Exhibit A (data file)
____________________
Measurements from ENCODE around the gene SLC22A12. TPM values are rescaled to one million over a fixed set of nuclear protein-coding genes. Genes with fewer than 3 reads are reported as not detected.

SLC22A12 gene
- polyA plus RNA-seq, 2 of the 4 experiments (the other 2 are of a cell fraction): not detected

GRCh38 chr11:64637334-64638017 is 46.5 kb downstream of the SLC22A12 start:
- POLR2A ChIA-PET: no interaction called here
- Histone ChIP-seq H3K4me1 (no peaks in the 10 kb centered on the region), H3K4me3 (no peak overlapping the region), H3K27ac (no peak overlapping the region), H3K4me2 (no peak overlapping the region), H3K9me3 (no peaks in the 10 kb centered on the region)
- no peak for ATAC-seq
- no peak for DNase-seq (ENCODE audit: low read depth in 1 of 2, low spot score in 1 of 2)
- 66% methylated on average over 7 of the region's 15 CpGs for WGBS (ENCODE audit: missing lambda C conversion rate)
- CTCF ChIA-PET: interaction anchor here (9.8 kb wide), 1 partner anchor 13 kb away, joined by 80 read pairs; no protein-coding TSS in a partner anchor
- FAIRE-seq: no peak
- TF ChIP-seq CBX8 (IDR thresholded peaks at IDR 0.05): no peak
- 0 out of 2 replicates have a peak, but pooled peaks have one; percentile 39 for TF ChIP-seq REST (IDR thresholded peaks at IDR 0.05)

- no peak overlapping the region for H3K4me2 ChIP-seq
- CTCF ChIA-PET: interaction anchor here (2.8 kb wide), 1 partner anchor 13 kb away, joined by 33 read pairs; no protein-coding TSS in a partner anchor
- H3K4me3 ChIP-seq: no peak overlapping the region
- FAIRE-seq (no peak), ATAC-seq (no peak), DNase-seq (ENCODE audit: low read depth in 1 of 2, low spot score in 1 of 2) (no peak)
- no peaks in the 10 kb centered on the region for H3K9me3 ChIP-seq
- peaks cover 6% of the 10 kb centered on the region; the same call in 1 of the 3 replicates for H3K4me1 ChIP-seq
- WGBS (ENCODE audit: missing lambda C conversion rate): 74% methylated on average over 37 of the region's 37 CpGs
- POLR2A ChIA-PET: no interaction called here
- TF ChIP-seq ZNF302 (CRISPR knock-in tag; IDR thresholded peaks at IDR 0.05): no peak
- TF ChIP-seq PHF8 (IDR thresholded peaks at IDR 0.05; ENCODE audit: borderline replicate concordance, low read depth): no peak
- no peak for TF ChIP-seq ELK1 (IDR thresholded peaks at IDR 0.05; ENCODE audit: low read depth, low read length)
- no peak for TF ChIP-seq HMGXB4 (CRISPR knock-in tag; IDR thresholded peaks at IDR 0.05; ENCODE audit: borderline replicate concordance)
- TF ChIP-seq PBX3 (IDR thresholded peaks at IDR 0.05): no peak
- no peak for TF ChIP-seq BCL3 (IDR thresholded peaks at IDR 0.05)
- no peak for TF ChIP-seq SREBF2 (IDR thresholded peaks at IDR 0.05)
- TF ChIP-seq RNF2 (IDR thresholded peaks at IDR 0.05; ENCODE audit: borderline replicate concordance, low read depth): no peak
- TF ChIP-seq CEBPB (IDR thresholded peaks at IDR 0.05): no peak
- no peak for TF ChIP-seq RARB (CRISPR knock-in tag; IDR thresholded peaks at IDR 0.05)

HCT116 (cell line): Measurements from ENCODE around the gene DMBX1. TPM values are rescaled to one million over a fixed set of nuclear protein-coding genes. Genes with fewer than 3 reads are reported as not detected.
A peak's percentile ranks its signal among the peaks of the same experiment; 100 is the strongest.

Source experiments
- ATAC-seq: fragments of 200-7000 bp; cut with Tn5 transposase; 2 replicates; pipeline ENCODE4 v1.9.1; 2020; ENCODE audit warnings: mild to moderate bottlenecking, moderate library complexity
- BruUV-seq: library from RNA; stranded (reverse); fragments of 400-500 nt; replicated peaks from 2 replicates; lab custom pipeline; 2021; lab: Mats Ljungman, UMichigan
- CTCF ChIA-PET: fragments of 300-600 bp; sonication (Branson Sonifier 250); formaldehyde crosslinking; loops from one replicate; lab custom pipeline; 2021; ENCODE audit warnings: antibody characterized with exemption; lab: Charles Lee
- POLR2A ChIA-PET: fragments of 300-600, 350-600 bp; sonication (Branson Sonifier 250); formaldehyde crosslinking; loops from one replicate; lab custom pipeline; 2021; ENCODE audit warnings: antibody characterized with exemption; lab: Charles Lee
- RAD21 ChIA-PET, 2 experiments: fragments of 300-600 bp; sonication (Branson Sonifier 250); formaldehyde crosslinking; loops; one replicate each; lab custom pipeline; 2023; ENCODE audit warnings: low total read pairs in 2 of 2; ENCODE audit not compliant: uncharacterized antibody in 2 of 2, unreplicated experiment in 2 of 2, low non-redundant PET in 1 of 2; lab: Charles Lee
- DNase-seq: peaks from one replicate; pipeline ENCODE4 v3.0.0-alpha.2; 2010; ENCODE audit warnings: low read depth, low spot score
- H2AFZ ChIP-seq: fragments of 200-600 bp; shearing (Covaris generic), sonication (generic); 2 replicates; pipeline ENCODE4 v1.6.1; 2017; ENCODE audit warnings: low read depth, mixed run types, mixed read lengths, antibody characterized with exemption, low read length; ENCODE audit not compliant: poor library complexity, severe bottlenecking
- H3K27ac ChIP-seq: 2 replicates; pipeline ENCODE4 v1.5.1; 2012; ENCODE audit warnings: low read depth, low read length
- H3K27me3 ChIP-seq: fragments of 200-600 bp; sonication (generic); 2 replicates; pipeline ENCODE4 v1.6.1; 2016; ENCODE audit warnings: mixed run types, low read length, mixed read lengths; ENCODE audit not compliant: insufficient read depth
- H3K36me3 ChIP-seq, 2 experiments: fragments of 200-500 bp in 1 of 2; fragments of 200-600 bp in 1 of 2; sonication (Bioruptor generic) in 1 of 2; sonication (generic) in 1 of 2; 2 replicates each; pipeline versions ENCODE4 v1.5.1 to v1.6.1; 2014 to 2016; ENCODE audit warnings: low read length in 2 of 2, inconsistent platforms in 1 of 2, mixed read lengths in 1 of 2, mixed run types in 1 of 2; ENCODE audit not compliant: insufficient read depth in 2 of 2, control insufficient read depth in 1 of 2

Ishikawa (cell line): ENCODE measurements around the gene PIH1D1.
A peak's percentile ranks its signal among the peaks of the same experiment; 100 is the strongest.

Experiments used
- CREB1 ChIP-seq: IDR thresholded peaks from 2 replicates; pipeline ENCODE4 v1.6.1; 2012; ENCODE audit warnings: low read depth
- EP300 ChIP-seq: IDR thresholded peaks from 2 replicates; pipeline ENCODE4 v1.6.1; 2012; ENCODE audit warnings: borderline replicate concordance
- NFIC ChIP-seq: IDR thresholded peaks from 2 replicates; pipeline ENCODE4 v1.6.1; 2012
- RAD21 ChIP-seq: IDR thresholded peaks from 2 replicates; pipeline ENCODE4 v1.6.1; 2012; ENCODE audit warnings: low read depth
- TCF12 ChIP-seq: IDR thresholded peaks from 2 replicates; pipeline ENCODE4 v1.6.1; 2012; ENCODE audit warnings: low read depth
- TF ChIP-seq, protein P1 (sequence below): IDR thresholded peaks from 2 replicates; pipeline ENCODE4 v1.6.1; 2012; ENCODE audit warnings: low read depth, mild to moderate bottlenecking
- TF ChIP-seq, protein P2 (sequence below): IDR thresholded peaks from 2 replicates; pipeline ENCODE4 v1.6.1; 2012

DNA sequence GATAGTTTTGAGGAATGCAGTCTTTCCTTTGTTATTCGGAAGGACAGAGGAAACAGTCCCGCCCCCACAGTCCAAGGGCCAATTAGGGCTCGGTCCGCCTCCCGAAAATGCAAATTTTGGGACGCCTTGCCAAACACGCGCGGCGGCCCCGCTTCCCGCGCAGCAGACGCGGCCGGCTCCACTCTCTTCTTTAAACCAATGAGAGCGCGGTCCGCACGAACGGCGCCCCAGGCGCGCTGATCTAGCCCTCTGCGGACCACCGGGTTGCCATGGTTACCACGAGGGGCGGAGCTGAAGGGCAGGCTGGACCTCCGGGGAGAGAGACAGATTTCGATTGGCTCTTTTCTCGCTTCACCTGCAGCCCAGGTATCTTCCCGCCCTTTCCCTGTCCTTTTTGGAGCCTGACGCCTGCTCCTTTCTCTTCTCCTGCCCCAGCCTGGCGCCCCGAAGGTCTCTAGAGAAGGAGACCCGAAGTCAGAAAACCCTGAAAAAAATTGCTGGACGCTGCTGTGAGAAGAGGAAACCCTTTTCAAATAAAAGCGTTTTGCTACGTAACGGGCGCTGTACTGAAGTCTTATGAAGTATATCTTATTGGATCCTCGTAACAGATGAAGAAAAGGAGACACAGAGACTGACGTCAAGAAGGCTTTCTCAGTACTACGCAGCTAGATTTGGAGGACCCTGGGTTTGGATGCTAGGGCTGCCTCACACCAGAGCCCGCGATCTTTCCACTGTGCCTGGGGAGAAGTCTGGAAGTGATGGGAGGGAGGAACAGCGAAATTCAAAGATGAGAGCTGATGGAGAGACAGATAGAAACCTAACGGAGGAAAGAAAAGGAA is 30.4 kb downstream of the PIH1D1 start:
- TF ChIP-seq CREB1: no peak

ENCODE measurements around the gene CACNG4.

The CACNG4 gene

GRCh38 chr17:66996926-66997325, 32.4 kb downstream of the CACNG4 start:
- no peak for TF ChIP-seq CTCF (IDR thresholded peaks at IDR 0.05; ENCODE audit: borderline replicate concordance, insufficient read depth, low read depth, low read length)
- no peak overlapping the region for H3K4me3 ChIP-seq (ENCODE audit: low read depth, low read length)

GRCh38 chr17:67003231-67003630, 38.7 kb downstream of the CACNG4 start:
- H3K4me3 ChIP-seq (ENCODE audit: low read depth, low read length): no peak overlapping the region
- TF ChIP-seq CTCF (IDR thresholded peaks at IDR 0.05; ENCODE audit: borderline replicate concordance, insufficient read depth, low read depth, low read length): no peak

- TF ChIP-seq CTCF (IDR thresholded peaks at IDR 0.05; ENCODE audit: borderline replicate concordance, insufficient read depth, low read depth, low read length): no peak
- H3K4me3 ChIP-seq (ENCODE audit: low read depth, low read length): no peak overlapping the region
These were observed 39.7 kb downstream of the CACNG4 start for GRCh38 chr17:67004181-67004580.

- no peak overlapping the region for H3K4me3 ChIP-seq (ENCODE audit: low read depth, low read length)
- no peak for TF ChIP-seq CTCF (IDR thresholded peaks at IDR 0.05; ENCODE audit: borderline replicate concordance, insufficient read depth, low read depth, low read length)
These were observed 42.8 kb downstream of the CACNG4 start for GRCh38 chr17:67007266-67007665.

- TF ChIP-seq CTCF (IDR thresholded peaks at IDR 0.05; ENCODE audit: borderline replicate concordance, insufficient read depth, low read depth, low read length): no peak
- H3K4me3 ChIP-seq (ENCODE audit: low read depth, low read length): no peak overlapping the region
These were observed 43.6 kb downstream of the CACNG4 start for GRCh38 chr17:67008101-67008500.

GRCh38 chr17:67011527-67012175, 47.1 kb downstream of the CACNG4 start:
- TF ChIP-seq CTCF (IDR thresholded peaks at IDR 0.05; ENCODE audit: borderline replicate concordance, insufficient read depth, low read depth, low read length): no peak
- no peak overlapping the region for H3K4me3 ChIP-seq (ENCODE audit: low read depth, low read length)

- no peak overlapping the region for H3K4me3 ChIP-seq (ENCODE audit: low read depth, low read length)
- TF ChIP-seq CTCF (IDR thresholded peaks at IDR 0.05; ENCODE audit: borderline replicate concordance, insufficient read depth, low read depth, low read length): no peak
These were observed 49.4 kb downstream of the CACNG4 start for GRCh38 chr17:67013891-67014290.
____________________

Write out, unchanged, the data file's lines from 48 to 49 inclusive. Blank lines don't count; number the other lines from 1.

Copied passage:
- CREB1 ChIP-seq: IDR thresholded peaks from 2 replicates; pipeline ENCODE4 v1.6.1; 2012; ENCODE audit warnings: low read depth
- EP300 ChIP-seq: IDR thresholded peaks from 2 replicates; pipeline ENCODE4 v1.6.1; 2012; ENCODE audit warnings: borderline replicate concordance